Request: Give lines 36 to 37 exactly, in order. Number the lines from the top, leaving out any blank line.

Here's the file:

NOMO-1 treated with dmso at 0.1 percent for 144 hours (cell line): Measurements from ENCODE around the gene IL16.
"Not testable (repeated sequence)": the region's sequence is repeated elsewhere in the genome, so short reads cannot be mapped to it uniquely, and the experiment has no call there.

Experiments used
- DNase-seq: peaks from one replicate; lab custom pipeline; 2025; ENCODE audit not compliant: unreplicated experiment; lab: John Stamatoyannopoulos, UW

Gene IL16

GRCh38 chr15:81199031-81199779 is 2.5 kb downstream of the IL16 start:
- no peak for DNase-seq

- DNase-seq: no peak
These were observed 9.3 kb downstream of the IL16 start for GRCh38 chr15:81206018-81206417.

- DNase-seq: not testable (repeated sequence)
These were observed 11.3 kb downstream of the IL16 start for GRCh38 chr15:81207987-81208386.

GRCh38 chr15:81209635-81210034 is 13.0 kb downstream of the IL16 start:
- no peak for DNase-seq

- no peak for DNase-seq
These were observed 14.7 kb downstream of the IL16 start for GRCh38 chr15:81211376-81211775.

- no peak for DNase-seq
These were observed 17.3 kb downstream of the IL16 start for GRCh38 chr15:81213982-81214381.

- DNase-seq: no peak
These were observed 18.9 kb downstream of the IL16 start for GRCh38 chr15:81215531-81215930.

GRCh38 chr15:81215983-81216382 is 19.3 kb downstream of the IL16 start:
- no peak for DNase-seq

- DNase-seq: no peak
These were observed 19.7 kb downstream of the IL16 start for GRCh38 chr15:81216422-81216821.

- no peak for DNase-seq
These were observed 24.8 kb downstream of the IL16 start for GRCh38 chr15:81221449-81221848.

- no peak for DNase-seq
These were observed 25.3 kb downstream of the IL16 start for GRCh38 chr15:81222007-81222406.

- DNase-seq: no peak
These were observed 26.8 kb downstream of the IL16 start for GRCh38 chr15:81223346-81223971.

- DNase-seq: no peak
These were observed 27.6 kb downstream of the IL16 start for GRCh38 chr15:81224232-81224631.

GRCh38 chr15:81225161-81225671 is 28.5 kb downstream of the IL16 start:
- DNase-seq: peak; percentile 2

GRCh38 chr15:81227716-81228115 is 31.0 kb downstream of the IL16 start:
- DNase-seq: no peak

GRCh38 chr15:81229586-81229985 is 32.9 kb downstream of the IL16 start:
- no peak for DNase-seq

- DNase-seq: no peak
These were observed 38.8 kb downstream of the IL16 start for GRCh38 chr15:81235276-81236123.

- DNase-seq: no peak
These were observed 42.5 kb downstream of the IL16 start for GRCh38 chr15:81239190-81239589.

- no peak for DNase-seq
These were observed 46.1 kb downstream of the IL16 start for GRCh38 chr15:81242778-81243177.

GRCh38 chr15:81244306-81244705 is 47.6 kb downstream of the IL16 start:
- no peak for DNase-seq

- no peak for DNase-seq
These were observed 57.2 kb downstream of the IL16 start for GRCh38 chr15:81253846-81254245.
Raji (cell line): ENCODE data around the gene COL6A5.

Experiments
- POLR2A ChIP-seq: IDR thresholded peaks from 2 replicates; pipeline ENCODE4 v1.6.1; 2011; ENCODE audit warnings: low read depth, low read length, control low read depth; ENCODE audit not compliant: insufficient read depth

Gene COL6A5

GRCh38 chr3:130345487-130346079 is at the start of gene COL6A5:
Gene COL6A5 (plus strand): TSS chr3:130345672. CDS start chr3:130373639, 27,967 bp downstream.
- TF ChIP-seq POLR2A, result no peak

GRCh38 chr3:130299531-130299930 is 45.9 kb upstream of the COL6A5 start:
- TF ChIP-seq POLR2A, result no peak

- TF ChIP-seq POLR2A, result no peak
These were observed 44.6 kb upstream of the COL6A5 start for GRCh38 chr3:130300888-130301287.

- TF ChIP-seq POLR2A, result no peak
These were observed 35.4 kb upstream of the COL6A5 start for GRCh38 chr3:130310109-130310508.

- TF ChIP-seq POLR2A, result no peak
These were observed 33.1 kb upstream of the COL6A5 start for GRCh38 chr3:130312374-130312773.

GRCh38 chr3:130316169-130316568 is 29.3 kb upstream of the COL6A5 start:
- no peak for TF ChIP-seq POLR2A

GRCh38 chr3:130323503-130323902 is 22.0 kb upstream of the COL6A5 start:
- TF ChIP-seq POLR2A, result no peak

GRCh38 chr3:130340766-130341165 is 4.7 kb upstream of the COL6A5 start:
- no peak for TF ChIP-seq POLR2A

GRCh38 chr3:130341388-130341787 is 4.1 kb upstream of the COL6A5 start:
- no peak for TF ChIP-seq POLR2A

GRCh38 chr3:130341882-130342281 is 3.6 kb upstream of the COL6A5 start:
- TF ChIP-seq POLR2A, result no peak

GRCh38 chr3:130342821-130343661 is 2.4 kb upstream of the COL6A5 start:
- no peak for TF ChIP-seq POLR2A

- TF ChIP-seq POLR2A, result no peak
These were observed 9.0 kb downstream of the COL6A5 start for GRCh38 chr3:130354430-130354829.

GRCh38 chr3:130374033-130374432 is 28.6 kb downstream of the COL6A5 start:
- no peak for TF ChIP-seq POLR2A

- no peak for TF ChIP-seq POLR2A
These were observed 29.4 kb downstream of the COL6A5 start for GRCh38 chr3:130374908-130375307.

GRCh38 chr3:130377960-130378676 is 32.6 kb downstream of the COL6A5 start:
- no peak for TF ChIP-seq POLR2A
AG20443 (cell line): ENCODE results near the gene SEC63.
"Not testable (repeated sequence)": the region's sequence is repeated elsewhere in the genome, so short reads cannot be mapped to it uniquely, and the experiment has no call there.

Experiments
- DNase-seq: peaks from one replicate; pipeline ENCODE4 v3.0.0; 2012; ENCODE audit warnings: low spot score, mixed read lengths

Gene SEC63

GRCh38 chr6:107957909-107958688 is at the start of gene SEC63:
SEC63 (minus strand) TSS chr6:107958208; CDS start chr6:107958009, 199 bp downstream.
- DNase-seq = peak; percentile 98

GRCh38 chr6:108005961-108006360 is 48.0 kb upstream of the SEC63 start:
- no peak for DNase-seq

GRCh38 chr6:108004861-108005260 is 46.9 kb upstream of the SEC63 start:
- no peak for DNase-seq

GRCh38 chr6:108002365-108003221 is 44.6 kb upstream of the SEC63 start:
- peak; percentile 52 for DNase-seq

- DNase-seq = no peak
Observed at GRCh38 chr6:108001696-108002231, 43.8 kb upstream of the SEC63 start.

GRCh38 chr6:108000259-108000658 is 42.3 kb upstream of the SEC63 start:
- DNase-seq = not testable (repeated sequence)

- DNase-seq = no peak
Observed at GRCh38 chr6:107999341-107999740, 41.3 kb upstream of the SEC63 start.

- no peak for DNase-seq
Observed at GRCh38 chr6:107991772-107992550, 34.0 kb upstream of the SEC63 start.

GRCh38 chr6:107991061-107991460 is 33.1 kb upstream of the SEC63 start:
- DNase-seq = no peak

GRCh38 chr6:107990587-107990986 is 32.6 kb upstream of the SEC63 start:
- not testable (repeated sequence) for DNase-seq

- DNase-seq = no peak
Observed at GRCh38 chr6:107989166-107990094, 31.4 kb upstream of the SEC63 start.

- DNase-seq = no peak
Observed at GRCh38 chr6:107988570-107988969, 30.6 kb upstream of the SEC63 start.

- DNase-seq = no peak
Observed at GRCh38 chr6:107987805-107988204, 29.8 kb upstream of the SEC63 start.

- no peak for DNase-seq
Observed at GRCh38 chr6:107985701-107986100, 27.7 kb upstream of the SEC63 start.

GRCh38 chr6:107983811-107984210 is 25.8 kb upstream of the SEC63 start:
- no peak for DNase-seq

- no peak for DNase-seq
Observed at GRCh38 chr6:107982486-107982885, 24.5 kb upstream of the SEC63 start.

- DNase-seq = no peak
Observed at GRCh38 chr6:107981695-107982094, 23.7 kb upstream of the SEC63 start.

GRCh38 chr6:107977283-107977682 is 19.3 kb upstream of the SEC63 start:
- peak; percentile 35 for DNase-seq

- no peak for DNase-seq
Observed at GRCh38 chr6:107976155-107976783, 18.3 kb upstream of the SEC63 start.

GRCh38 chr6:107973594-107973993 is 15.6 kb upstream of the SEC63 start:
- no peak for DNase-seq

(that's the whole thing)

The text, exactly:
GRCh38 chr15:81229586-81229985 is 32.9 kb downstream of the IL16 start:
- no peak for DNase-seq